Text #8904"Villanovan Culture", in .
The Villanovan culture was the earliest Iron Age culture of central and northern Italy, abruptly following the Bronze Age Terramare culture and giving way in the 7th century BC to an increasingly orientalizing culture influenced by Greek traders, which was followed without a severe break by the Etruscan civilization. The Villanovan culture and people branched from the Urnfield culture of Central Europe. The Villanovans introduced iron-working to the Italian peninsula; they practiced cremation and buried the ashes of their dead in pottery urns of distinctive double-cone shape.1
The Etruscans were distinguished by their unique language, and is known from its earliest inscriptions dated to c. 700 BC.2 It was assimilated into the Roman Republic in the late 4th century BC. At its maximum extent, during the foundational period of Rome and the Roman kingdom, it flourished in three confederacies of cities: of Etruria, of the Po valley with the eastern Alps, and of Latium and Campania.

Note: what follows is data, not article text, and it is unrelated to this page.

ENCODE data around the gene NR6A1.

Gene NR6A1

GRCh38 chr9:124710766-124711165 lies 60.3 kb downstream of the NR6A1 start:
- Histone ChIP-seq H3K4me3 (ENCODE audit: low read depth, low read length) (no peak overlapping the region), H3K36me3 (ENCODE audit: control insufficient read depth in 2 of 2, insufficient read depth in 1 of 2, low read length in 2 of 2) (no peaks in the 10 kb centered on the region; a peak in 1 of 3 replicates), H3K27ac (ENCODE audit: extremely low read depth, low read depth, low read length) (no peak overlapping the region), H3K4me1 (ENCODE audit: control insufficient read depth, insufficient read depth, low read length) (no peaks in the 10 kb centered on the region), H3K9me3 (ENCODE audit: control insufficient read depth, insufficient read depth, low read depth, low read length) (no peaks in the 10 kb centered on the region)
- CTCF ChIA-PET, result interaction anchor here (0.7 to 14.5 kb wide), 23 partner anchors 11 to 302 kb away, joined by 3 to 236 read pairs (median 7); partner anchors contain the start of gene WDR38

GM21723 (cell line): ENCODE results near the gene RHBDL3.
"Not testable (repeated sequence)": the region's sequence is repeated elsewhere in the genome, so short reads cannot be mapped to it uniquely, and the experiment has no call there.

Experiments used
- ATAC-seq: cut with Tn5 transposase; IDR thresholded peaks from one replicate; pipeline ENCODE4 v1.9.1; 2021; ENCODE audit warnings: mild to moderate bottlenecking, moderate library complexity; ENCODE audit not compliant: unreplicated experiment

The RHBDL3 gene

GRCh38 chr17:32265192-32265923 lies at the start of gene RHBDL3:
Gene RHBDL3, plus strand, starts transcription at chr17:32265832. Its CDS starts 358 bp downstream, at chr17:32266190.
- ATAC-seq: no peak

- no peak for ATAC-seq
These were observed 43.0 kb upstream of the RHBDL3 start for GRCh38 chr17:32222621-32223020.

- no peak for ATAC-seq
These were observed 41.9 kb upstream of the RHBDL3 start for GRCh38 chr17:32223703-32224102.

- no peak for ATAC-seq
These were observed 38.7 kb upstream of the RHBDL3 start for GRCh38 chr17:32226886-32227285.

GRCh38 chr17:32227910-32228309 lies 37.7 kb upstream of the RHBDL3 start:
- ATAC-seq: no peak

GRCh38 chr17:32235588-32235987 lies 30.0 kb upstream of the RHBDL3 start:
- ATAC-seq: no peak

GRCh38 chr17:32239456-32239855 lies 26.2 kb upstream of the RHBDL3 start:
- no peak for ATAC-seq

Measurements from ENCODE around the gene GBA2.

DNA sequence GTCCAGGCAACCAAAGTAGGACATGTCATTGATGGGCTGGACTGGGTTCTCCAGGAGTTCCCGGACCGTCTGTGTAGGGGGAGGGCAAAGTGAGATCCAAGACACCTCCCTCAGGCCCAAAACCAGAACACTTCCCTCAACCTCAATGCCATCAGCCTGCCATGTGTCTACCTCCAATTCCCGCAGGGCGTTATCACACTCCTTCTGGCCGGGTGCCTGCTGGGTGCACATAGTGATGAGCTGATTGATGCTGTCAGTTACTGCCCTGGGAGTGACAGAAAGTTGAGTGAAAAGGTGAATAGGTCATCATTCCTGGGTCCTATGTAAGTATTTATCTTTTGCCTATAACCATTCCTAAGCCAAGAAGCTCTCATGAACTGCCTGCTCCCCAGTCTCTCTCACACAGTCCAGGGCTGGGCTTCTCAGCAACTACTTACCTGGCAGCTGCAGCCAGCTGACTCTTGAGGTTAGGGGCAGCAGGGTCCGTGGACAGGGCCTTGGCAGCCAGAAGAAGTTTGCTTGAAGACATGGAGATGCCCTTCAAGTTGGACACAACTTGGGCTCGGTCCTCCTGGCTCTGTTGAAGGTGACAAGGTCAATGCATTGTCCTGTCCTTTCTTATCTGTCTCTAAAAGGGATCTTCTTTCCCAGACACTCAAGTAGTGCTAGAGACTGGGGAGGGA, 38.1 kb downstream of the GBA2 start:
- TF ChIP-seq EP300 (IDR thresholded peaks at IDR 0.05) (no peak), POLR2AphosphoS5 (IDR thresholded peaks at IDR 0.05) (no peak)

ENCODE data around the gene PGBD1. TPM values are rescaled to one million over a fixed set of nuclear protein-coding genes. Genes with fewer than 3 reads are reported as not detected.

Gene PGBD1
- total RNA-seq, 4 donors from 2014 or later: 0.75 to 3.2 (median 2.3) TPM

The latest mitochondrial DNA study (2013) shows that Etruscans appear to fall very close to a Neolithic population from Central Europe and to other Tuscan populations.3
“Villanovan culture”. Encyclopedia Britannica. ↩
Helmut Rix, “Etruscan,” in The Ancient Languages of Europe, ed. Roger D. Woodard (Cambridge University Press, 2008), pp. 141-164. ↩
Silvia Ghirotto, Francesca Tassi, Erica Fumagalli, Vincenza Colonna, Anna Sandionigi, Martina Lari, Stefania Vai, Emmanuele Petiti, Giorgio Corti, Ermanno Rizzi, Gianluca De Bellis, David Caramelli, Guido Barbujani (6 February 2013). “Origins and Evolution of the Etruscans’ mtDNA”. PLOS One. :”we show that the Etruscans can be considered ancestral, with a high degree of confidence, to the current inhabitants of Casentino and Volterra, but not to the general contemporary population of the former Etruscan homeland. By further considering two Anatolian samples (35 and 123 individuals) we could estimate that the genetic links between Tuscany and Anatolia date back to at least 5,000 years ago, strongly suggesting that the Etruscan culture developed locally, and not as an immediate consequence of immigration from the Eastern Mediterranean shores.” ↩